At the end of 2015, Professor Louis Appleby was appointed by the GMC as an independent expert to help identify what changes could be made to improve GMC investigation procedures to help reduce the stress and impact they can have on doctors – particularly those with health concerns.
When the GMC asked me to examine its fitness to practise procedures following a report into suicides by doctors under investigation [PDF], it was the return of an issue that has been with me throughout my career.
When I was a junior doctor, someone who graduated with me from medical school took his own life after a fatal medical error. As a new consultant in psychiatry, based in a university, I found distressed doctors being referred to me because they did not want to be seen in the NHS, out of shame and fear for their careers.
Doctors are high-achieving and perfectionist. We work in a culture where it is hard to admit failure or ask for help.
During my time as national director for mental health a young psychiatrist killed herself and her baby. The inquiry report [PDF] highlighted gaps in the community care she received, not despite the fact she was a doctor but because she was a doctor. I met her husband – he started the meeting by placing a photo of his wife and child on the table beside us, an unforgettable statement about lives needlessly lost.
Future fitness to practise, not punishment for the past
Not one of the country’s 150,000 doctors came into medicine with the aim of harming patients, abusing colleagues or damaging public confidence in the profession. So when it happens, something has changed and any investigation should look for what has gone wrong and how it could be put right. At the heart of the GMC’s role is fitness to practise in the future, not punishment for past mistakes.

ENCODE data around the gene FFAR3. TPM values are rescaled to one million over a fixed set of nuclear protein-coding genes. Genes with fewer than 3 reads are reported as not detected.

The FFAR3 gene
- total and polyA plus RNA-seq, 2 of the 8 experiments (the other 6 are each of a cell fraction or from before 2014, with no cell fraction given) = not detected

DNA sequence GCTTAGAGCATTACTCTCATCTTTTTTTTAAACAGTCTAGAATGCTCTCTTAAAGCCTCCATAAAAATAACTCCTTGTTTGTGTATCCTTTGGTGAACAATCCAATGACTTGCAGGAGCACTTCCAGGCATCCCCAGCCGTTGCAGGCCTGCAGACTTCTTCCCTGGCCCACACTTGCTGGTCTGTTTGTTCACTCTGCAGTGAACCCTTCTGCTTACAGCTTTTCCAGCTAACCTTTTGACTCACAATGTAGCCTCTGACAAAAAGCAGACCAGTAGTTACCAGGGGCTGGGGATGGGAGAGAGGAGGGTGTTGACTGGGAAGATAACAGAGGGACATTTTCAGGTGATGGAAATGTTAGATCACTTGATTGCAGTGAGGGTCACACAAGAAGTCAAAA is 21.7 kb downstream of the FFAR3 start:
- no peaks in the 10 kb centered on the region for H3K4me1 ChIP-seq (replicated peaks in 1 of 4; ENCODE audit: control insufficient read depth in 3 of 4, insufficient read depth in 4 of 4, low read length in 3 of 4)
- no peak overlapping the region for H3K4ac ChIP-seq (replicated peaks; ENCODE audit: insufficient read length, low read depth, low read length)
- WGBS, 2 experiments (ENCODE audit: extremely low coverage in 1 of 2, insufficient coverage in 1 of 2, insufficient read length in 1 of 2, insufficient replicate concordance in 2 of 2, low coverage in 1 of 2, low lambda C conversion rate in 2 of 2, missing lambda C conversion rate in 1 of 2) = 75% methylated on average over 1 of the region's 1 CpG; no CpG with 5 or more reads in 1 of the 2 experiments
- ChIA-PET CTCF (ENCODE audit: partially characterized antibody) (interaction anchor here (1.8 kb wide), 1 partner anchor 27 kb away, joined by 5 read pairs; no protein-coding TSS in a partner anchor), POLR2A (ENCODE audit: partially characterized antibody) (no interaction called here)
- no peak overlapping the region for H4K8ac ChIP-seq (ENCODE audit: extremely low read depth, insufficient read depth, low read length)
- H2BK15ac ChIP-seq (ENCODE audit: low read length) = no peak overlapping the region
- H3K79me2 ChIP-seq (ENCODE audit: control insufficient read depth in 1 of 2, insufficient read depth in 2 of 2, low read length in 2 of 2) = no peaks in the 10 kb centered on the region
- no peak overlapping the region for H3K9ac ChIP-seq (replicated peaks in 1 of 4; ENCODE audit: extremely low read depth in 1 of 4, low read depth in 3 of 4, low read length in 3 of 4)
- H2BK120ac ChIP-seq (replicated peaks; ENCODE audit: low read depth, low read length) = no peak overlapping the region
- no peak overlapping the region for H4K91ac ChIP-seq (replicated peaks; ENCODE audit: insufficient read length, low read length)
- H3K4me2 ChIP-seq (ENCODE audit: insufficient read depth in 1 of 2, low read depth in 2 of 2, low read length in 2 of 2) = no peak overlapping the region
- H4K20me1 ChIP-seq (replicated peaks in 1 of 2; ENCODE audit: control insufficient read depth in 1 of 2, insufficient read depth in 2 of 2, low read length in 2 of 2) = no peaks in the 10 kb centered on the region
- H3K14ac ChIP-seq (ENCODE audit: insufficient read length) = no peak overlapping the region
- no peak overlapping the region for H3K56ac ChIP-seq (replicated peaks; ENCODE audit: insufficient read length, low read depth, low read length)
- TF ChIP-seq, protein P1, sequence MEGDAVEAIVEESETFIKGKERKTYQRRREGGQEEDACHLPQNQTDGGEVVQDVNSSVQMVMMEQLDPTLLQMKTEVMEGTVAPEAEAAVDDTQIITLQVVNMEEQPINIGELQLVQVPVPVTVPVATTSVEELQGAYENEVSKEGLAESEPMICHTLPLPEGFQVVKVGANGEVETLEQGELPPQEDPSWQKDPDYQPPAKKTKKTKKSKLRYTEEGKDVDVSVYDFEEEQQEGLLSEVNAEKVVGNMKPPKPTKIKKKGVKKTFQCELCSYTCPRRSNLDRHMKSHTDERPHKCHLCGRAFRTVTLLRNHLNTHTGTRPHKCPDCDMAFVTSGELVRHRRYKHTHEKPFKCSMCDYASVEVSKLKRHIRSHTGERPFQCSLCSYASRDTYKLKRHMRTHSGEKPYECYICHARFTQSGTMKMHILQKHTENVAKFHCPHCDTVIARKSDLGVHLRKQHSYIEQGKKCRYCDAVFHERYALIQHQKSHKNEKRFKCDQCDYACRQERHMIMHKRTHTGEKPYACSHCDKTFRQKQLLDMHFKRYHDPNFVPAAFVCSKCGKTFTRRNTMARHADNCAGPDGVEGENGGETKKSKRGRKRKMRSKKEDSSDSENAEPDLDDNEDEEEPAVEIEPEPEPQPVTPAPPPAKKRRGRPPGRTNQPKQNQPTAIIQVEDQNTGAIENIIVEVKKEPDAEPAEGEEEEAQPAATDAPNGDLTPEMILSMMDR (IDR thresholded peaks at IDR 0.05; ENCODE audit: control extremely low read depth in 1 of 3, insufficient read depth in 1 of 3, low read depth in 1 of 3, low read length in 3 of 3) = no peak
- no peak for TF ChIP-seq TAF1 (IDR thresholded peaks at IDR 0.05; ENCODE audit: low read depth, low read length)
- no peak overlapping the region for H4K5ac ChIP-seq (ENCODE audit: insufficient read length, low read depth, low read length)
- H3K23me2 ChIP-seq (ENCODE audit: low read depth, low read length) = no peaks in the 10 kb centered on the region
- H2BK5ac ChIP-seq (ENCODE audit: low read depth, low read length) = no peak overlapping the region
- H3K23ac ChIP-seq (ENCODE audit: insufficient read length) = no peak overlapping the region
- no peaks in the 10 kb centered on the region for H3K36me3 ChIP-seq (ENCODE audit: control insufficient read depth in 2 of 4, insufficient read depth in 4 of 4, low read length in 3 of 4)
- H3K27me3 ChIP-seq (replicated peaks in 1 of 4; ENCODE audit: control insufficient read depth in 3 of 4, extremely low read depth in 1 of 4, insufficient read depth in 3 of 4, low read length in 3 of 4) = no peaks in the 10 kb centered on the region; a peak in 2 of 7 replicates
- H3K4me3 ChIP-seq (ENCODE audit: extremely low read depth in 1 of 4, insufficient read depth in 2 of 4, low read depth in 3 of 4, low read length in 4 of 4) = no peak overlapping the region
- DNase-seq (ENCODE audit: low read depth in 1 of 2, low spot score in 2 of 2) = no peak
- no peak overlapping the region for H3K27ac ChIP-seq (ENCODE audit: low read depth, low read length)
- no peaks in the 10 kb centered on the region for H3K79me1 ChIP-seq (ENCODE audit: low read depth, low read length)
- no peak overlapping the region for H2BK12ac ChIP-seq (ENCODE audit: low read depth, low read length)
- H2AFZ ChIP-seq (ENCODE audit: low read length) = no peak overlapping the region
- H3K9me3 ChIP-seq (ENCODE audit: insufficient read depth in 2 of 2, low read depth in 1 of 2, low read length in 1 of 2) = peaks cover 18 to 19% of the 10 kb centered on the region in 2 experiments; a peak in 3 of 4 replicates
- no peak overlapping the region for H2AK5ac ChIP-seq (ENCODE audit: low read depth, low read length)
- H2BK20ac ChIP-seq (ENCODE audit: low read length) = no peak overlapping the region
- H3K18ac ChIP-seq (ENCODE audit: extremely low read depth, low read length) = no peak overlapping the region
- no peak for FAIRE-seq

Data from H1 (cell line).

Doctors are high-achieving and perfectionist. We work in a culture where it is hard to admit failure or ask for help. We work long hours, lose our work-life balance and cope with stress through anger or alcohol. Recently, hardly a week passes without reports of doctors feeling the pressure or planning to retire or emigrate.
Any investigation should look for what has gone wrong and how it could be put right.
It is into this stressful cocktail that the GMC steps – 2,750 investigations were launched in 2014. In the last few weeks doctors have written to me about the distress an investigation can cause – the tone of correspondence, the delays, the sense of being guilty until proven innocent. For some it may be the last straw: 28 doctors with an open GMC case died by suicide in 2005-13 [PDF].
Doing more to support doctors
The GMC has recognised the problem and is committed to doing more to support doctors who may be vulnerable or at risk, to make the process more compassionate – though its over-riding remit remains the protection of patients. I will look at how mental ill-health is identified, how decisions are made, how letters are worded, how ‘difficult’ behaviour is interpreted. I will explore whether the system could be more consensual and whether all those investigations are needed: only 18% end with a warning or sanction.
It is not only those with explicit mental illness who are at risk: a common feature of suicide is that risk has gone unrecognised. Suicide can occur when problems both in and outside the workplace mount up or when a person feels trapped, humiliated or angry over unjust treatment. Suicide is rarely caused by one thing but when a GMC investigation plays a part, it is a high price to pay for public accountability.
Over the coming months I will oversee a GMC review to revise its way of working and proposals will be put forward in April to make these needless tragedies less likely.
If you’d like to contact Professor Appleby about this review, please write to him at firstname.lastname@example.org.
Louis Appleby is Professor of Psychiatry at the University of Manchester where he leads a group of more than 30 researchers at the Centre for Mental Health and Safety.
Anthony Omo, the GMC’s Director of Fitness to Practise and General Counsel, writes about our work to improve investigations for doctors and patients
Anna Rowland, Assistant Director of Fitness to Practise Policy at the GMC, outlines changes to the way we communicate to better support doctors during FTP processes
Anthony Omo talks about our response to the Hooper Review and the support available for whistleblowers